Education

Three Kent Place Upper School Students Awarded Prestigious Princeton Prize in Race Relations

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(L to R) - Princeton Prize in Race Relations winners are Kent Place junior Samantha Klein of Short Hills, senior Zayba Abdulla of Berkeley Heights and senior Ashley Hughes of Hillside.
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Kent Place seniors Zayba Abdulla of Berkeley Heights, Ashley Hughes of Hillside and junior Samantha Klein of Short Hills were awarded the prestigious Princeton Prize in Race Relations from the Northern New Jersey Princeton Prize Committee.

The Princeton Prize in Race Relations, given by Princeton University and funded and organized by Princeton alumni, recognizes, supports and encourages young people in 24 regions throughout the United States who have demonstrated a commitment to advancing the cause of positive race relations.

Students are required to fill out an application and the winners are recognized with a cash prize. Each candidate must have been actively involved in a volunteer activity in the last 12 months that has had a significant, positive impact on race relations - broadly defined - in his or her school or community. Zayba, Ashley and Samantha applied for the prize as a group rather than individually because, as club leaders and members of Kent Place's Diversity Council, they worked so seamlessly together, and as proponents of social justice, they did not want to seek individual recognition.

Kent Place's Diversity Council is a leadership group of students who have demonstrated an interest in working with other students on issues of diversity and social justice.

Junior Samantha Klein's work with Spectrum, a Middle School club run by Upper School students to discuss issues of diversity, was a key component in this year's freshman class having an unprecedented high level of experience with and passion for discussions on race and diversity. They were the main reason that the Diversity Council opened meetings once a month to the whole school for a discussion forum, where they are routinely packed with students hungry to talk about current events. Diversity Council also received 30 applications for the Student Diversity Leadership Conference in 2009, which was three times what has been received in the past, and the majority of the applications were from freshmen.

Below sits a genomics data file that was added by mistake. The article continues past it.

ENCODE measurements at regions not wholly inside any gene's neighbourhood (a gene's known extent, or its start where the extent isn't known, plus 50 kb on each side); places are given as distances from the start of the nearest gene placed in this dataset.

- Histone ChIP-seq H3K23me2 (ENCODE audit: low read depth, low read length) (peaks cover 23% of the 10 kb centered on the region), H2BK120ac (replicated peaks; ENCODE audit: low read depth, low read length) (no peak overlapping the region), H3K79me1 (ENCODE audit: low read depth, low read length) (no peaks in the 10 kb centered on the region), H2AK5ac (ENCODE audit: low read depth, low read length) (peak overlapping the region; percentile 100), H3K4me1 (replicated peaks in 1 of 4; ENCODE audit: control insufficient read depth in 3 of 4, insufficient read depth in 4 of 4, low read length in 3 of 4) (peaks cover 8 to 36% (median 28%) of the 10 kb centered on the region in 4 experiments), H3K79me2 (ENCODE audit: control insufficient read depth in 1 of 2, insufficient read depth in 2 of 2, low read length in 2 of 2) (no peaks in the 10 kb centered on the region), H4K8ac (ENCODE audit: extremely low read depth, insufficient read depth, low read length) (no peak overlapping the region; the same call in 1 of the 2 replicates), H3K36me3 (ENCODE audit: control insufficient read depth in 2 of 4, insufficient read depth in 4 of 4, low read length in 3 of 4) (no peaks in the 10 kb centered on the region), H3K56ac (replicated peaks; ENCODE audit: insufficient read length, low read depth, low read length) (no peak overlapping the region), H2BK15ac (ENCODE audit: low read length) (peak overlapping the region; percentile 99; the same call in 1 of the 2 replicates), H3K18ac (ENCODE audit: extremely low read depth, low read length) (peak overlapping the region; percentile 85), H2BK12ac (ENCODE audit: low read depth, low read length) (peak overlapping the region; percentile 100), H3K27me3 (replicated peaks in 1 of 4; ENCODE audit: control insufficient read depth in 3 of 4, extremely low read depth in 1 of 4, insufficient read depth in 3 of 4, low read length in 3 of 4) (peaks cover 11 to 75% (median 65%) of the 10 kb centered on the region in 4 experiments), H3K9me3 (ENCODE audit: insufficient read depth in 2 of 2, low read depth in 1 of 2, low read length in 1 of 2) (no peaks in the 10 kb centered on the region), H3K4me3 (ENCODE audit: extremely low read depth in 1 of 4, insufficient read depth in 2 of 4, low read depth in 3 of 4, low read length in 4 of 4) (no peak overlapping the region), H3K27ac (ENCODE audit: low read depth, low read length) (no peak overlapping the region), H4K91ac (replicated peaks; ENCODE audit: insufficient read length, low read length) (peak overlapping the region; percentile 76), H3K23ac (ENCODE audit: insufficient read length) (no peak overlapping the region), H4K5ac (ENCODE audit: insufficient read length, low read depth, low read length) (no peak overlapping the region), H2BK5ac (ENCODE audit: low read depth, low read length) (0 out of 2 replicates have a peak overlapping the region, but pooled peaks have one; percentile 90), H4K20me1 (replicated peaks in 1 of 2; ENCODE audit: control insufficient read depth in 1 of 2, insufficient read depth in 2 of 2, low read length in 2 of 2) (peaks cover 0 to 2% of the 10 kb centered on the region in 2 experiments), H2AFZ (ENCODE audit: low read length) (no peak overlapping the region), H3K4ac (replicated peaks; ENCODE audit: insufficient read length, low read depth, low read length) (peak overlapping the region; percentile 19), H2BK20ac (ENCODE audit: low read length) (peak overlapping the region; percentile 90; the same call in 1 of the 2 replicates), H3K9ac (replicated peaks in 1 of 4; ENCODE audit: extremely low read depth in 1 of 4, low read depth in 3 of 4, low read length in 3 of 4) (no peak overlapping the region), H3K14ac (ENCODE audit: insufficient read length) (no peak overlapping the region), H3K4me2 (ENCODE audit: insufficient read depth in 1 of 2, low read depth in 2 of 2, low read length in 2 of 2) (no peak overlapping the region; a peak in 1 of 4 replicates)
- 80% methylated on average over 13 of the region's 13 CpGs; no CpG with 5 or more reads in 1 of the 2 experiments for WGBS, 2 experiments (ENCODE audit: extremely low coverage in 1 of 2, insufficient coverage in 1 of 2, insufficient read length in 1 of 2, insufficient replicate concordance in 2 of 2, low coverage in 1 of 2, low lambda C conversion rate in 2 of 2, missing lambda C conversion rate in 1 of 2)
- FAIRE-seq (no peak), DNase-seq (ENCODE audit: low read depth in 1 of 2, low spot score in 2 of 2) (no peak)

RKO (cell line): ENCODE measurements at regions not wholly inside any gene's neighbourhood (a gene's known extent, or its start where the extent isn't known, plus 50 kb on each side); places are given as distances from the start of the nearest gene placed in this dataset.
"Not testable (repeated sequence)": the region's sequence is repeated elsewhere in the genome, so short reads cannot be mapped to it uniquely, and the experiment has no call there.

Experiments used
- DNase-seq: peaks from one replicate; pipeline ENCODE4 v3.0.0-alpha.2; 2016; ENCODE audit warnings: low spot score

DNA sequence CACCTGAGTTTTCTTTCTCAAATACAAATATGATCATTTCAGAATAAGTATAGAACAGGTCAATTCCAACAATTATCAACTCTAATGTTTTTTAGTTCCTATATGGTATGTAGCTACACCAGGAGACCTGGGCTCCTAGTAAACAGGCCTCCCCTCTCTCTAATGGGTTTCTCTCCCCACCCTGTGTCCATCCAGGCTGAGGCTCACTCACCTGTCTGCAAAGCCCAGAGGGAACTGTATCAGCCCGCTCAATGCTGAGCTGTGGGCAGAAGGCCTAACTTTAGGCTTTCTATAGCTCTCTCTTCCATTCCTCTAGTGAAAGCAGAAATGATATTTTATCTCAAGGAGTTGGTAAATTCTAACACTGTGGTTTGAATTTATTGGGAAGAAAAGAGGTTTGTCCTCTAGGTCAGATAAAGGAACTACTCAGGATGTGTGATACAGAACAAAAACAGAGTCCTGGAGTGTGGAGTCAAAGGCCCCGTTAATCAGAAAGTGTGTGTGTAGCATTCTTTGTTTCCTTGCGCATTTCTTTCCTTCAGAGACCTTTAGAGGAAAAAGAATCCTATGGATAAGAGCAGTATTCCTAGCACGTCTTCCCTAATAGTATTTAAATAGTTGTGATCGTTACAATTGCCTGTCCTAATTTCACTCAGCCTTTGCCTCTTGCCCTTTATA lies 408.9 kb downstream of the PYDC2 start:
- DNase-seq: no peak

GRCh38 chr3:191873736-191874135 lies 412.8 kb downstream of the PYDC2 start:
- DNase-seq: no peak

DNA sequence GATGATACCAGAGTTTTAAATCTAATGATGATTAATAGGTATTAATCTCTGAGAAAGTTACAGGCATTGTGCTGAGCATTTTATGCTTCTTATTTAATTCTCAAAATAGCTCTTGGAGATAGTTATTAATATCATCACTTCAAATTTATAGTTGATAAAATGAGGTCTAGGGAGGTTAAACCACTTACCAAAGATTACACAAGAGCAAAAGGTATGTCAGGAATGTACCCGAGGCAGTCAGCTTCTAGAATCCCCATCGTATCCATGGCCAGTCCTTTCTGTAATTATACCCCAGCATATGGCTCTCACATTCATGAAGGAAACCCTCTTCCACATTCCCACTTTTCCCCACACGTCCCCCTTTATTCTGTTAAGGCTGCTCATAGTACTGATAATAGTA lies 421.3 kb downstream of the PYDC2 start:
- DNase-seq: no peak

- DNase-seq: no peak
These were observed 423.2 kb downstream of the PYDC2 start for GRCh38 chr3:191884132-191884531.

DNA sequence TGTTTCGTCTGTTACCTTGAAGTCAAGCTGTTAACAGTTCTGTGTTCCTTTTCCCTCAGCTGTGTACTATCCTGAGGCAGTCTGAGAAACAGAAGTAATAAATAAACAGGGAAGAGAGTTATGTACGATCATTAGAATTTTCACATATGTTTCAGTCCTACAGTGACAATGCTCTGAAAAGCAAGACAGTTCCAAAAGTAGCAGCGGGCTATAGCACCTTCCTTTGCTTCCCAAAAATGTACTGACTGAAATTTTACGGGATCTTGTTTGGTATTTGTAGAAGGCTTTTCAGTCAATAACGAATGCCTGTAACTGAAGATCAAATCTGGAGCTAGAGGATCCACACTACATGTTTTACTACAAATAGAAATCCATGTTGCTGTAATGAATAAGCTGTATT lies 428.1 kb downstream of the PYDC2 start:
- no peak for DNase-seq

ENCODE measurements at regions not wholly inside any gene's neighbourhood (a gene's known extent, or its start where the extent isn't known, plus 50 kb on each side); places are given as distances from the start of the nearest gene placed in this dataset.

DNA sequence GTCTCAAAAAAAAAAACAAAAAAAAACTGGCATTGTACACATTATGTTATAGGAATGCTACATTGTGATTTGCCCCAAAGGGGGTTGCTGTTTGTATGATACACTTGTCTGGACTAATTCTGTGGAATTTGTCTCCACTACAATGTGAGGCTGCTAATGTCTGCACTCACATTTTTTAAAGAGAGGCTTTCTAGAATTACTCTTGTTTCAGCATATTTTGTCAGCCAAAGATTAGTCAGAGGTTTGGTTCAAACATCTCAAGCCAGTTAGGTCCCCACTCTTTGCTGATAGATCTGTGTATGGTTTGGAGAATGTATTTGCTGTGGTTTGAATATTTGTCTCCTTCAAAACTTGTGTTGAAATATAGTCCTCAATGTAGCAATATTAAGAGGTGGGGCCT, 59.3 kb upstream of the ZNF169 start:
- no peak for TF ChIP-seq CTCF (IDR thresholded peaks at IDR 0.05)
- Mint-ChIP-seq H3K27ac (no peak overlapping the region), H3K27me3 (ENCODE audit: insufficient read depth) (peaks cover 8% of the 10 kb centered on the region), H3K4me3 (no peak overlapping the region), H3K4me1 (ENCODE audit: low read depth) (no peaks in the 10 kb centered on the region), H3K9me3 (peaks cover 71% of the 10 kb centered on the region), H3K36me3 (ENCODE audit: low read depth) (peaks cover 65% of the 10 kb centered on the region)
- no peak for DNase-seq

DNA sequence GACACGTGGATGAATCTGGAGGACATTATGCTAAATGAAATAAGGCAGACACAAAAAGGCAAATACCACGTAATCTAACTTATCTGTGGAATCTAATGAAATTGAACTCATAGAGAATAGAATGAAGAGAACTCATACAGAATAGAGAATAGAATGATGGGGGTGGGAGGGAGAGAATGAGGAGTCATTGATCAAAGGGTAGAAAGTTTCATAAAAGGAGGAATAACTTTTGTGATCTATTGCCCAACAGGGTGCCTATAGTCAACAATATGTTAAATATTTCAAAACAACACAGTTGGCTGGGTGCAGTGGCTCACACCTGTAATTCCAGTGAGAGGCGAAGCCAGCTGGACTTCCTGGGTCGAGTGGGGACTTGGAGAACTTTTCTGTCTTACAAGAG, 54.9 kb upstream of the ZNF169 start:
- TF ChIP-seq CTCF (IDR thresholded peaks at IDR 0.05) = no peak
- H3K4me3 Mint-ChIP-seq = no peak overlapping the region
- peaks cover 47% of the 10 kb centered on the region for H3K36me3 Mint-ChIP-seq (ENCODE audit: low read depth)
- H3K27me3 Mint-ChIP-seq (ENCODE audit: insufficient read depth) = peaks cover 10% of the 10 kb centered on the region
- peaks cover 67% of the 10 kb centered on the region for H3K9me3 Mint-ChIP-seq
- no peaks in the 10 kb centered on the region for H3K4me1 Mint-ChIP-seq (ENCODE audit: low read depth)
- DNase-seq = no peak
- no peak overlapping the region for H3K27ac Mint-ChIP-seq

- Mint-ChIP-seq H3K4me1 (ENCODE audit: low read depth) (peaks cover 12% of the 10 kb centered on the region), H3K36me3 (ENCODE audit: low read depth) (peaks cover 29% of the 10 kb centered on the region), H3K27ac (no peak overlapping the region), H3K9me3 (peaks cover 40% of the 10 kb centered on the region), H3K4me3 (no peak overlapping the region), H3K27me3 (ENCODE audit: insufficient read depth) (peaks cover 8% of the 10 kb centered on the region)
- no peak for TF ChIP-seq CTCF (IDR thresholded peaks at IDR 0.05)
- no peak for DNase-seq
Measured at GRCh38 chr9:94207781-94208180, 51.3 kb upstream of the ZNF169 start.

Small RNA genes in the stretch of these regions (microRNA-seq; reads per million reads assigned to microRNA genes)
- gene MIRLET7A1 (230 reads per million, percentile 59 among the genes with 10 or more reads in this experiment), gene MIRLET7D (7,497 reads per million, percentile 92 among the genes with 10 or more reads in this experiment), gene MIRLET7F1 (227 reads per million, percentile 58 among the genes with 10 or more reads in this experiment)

Both Ashley Hughes and Zayba Abdulla were instrumental in organizing a Student Exchange with St. Benedict's Prep, an all male Catholic school located in Newark, NJ. The Exchange emerged from a need to see diversity beyond the boundaries of Kent Place and to allow students the opportunity to experience a day in the life of students from different area schools.

"With a host of socioeconomic, racial, geographic, religious and the obvious gender difference among us, there was much to see and much to be learned," remarked Ashley. "The entire Upper School community engaged in discussion about how we define gender, how it effects a school community (in both single sex and co-ed schools), the stereotypes which accompany single sex schools and how they relate to gender. The Exchange activity forced us as a school community to look introspectively at how we view gender to build a community understanding of how we view ourselves and how we view others."

Zayba, Diversity Council's president of three years, spent countless hours planning and executing details of the student exchange. Ashley, last year's de facto Diversity Council secretary and vice president, composed multiple drafts of the exchange proposal and presented the exchange to the faculty. Both students led debriefing discussions about the activity afterwards with their peers. This February marked the second year of the Student Exchange with St. Benedict's.

In addition to Spectrum and the Student Exchange, Diversity Council leaders and members accomplished many things over the past year alone: they presented and facilitated discussion sessions with guest speakers who promoted empathy and acceptance around issues of race, religion, sexual orientation and identity; participated in sending students to conferences, which included Lead for Diversity, Manytown and the People of Color Conference; devoted one meeting a month to a discussion forum on current events and issues; and continued an afterschool mentorship/exchange with students from Newark's Link Community School.

"To me, winning the Princeton Prize was a symbol of the incredible effort and work that our community has made towards achieving social justice and creating a safe and welcoming community for all that are a part of it," remarked Zayba. "With the help and support of the faculty and my peers these past four years, the Diversity Council has truly made a lasting mark on the Kent Place community - and the Princeton Prize will hopefully be one of many more to come."

"I think I was more excited about getting the Princeton Prize than anything else so far this year," said Ashley. "Knowing that someone wanted to honor the work that I loved doing was the best feeling in the world."

Added Samantha, "Winning the prize means so much to me. Over the past three years Diversity Council has blossomed. It is so wonderful to be rewarded for our hard work."

To honor the 2010 Princeton Prize in Race Relations winners, an awards ceremony will be held at the AT&T Auditorium in Bedminster, NJ, on Tuesday, April 27. Larry Hamm, the founder and president of the People's Organization for Progress (POP) will be the keynote speaker.

Founded in 1894, Kent Place School is New Jersey's largest nonsectarian, college-preparatory school for girls and young women. Visit Kent Place at www.kentplace.org 

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